Friday, January 18: The great stupa at Boudha (also known as Boudhanath) was the biggest, most auspicious landmark along the ancient Kathmandu-Tibet trade route. One of the world’s largest stupas, Boudha is also the most important Tibetan Buddhist monument outside of Tibet. Nowadays, Tibetans run most of the businesses surrounding the stupa, and they have also built monasteries, extending the community well past the stupa’s borders. Historians cannot establish an exact date for the origins of the stupa, but legend has it that the monument was built in the 5th century.
The Boudha stupa commands veneration because it’s believed that it contains holy relics, perhaps part of the Buddha’s body (bones, hair and teeth) and possibly objects owned or touched by him, including ritual objects and sacred texts. Because the stupa has been sealed for centuries, no one knows for certain what is inside, but faith continues to draw pilgrims to this day.
Pilgrims come from all over the Himalayan region because of the Boudha’s powers to fulfill wishes and bestow blessings. People are allowed to climb up on to the stupa’s base. The stupa is elevated on three 20-cornered plinths of decreasing size; this establishes the idea of the stupa as a mandala, or meditation tool. The Buddha’s blue eyes are painted on four sides of the central spire, topped by the 13 steps to nirvana. Prayer wheels are mounted around the perimeter wall. According to Rough Guide to Nepal, one spin of a prayer wheel here equals repeating the mantra engraved on it 11,000 times!
Buddhi and I walk clockwise around the huge stupa. He asks me if I’d like to see a studio where thangkas are painted. A good thangka takes hundreds — even thousands — of painstaking hours to do. A cotton canvas is stretched across a frame and then burnished to a smooth surface. The design is then drawn in pencil, but there is not much artistic license here as these designs are supposed to represent religious truths. An apprentice blocks in the large areas of color, and then the master brings the figure to life with lining, stippling, facial features, shading, the eyes, and other minute details. I watch as apprentice works on one with fierce concentration.
There are four main types of thangkas: Wheel of Life, Buddha’s Life Story, tantric deities, and finally mandala drawings used in meditation. I agree to go in, where of course they try to sell me as many expensive thangkas as they can. I actually am interested in these, so I do buy two of them, but not the outrageously expensive ones: a mandala and a wheel of life.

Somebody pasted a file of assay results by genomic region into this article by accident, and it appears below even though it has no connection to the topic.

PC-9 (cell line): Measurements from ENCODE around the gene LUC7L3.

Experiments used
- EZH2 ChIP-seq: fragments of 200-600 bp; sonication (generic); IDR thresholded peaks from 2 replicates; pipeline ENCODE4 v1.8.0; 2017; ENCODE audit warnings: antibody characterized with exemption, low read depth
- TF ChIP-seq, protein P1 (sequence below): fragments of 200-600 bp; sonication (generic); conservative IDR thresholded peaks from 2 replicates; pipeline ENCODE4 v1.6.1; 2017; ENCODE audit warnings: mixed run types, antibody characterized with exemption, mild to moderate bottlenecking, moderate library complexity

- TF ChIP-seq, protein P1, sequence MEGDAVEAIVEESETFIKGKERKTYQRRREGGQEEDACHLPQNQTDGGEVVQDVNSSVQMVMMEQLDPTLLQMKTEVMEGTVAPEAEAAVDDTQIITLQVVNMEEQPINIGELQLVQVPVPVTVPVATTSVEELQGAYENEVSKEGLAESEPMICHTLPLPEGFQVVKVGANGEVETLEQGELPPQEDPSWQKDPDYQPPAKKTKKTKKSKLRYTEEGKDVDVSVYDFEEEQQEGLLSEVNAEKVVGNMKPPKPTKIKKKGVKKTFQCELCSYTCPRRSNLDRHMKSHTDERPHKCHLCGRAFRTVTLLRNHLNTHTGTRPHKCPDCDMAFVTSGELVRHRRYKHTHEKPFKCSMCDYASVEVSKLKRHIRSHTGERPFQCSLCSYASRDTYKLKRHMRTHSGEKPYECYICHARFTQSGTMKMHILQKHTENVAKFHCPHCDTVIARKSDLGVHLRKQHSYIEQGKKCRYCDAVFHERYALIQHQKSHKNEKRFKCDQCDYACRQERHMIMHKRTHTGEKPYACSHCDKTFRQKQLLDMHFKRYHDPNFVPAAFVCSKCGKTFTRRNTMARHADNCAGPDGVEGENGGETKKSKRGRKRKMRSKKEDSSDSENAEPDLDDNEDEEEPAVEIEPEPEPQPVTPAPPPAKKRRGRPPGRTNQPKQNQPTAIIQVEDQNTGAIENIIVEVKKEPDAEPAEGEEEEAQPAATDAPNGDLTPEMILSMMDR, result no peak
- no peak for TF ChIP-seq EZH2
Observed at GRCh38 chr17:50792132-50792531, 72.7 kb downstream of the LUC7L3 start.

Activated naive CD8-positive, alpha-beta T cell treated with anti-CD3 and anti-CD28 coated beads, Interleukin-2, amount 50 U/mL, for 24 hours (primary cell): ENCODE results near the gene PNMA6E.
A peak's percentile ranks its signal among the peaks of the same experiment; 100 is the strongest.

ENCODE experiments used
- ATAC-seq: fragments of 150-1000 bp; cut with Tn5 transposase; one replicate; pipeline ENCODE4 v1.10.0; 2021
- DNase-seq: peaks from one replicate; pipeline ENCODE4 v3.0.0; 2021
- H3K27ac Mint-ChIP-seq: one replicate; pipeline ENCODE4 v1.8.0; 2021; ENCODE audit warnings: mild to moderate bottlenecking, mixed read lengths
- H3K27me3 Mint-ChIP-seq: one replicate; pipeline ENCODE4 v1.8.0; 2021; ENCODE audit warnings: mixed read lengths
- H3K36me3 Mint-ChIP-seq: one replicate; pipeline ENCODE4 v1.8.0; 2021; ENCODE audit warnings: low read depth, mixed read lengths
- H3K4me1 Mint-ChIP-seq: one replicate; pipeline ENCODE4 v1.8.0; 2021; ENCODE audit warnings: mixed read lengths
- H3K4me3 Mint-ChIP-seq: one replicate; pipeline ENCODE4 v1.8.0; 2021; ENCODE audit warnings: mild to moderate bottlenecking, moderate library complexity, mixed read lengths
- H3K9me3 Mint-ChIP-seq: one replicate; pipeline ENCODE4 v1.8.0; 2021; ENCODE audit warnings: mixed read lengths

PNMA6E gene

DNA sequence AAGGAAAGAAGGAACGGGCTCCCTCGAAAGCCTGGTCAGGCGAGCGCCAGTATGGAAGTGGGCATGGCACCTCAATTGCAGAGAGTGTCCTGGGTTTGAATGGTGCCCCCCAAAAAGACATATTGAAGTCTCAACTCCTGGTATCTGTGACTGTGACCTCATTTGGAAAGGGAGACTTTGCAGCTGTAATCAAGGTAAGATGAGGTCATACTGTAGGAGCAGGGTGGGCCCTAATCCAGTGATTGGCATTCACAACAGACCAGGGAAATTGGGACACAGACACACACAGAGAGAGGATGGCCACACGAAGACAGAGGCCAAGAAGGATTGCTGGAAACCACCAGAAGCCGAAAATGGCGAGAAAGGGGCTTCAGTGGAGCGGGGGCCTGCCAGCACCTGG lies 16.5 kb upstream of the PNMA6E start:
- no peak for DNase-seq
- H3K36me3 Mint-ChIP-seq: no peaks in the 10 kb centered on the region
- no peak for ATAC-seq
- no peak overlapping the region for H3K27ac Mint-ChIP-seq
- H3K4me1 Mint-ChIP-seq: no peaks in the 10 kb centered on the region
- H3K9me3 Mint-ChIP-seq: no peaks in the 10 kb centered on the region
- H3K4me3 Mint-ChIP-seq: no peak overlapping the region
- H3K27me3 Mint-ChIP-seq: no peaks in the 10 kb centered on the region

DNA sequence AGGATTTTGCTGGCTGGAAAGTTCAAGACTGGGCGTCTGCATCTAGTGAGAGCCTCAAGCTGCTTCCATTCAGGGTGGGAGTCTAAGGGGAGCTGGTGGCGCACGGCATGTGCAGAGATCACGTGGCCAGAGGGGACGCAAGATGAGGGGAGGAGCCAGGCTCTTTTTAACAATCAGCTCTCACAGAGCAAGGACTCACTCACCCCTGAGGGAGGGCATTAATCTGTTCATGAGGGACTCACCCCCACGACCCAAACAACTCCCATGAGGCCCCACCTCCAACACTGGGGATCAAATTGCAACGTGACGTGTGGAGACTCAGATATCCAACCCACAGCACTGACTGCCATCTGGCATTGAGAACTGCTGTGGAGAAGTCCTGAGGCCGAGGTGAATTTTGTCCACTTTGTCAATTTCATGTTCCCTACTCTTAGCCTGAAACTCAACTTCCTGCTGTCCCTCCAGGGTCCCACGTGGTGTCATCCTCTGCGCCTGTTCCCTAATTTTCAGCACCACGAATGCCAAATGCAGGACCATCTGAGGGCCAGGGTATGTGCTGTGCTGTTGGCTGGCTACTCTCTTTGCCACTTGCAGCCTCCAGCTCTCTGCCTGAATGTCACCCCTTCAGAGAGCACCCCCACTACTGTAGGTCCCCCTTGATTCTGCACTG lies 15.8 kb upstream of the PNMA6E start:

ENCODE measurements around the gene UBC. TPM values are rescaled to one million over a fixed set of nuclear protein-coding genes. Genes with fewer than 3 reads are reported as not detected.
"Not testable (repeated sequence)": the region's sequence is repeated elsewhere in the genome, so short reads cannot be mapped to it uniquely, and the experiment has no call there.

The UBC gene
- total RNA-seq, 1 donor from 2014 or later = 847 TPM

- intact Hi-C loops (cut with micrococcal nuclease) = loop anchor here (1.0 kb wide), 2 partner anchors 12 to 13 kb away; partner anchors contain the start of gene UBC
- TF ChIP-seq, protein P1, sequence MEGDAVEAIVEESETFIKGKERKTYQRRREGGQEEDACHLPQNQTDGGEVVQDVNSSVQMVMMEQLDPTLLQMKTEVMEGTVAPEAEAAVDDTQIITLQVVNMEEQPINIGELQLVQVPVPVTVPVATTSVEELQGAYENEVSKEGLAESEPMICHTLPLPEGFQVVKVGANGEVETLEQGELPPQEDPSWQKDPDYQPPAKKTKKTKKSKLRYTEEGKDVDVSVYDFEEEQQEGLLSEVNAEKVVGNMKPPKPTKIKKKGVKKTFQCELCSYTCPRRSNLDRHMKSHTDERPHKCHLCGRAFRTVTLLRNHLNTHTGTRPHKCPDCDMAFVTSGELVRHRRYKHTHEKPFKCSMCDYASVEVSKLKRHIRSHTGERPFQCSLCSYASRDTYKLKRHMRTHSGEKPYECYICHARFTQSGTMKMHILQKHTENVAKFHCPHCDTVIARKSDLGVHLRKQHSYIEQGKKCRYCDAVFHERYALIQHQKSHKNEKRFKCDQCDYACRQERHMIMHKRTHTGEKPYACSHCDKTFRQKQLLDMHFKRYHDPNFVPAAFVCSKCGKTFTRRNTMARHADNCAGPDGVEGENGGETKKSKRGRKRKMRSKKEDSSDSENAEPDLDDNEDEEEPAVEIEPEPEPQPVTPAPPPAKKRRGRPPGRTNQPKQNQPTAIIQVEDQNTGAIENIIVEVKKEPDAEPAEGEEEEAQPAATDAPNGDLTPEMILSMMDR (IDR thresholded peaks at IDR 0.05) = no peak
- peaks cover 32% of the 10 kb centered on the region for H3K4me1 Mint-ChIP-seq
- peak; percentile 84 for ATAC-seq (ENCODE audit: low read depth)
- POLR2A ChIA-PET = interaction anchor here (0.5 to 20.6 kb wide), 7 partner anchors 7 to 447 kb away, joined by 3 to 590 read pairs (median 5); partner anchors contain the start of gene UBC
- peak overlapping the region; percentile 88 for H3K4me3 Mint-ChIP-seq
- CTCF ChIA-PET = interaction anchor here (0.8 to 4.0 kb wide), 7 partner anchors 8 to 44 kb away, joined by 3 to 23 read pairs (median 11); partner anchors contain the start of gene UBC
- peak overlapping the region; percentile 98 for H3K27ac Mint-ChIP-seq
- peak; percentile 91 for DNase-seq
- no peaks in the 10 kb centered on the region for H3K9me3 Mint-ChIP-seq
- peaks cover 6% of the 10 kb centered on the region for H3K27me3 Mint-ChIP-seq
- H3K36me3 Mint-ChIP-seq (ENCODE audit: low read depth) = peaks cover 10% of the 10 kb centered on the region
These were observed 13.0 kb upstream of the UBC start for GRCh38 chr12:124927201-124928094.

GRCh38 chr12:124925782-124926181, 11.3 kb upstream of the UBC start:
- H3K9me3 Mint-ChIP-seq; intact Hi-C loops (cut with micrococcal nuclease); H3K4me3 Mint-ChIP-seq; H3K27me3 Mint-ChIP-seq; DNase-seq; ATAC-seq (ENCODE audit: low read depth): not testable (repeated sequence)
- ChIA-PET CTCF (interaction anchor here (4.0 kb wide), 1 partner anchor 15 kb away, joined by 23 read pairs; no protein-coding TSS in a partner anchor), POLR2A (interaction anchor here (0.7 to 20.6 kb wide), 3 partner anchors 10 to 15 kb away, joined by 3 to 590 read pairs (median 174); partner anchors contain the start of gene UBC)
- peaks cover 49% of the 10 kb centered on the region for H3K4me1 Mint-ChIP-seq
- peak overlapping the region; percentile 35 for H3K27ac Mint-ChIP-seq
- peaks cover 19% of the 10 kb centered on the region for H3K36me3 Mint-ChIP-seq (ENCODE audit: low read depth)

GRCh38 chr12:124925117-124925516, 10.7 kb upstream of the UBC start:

On one side of the stupa, we stop into a room with a giant prayer wheel, where I’m able to turn the wheel while saying a prayer for the thing I want most in this world. Then we climb up into the Tamang gompa, where we have a good vantage point of the stupa.
From the balcony, we can see people climbing and walking atop the stupa, but Buddhi says that today is not an auspicious day to climb up on the stupa. Apparently the monks determine which days are auspicious and announce those days to the public; today isn’t one of them, but that doesn’t stop people from climbing up.
I comment on the pigeons that are like drab confetti sprinkled all over Kathmandu. Buddhi tells me that while Europeans routinely poison pigeons because they’re nuisances, Buddhists believe all life is sacred. They value the lives of pigeons, as they do every life (I don’t know if what he says about Europeans is true!).
We continue to make the circle around the Boudha, enjoying the colorful shops, the devout pilgrims turning prayer wheels and walking meditatively, the different perspectives of the Boudha, and warm wool gloves for sale along the way.
After wandering around the stupa, we decide to eat lunch at Boudha Kitchen, where I have a delicious Momo and vegetable noodle soup and then an order of Momos on top of that. It is way too much food! It’s delicious, although I take most the momo order back to the hotel for a snack later.
After our lunch and long stop at the Boudha, we head next to the cremation grounds of Pashupatinath.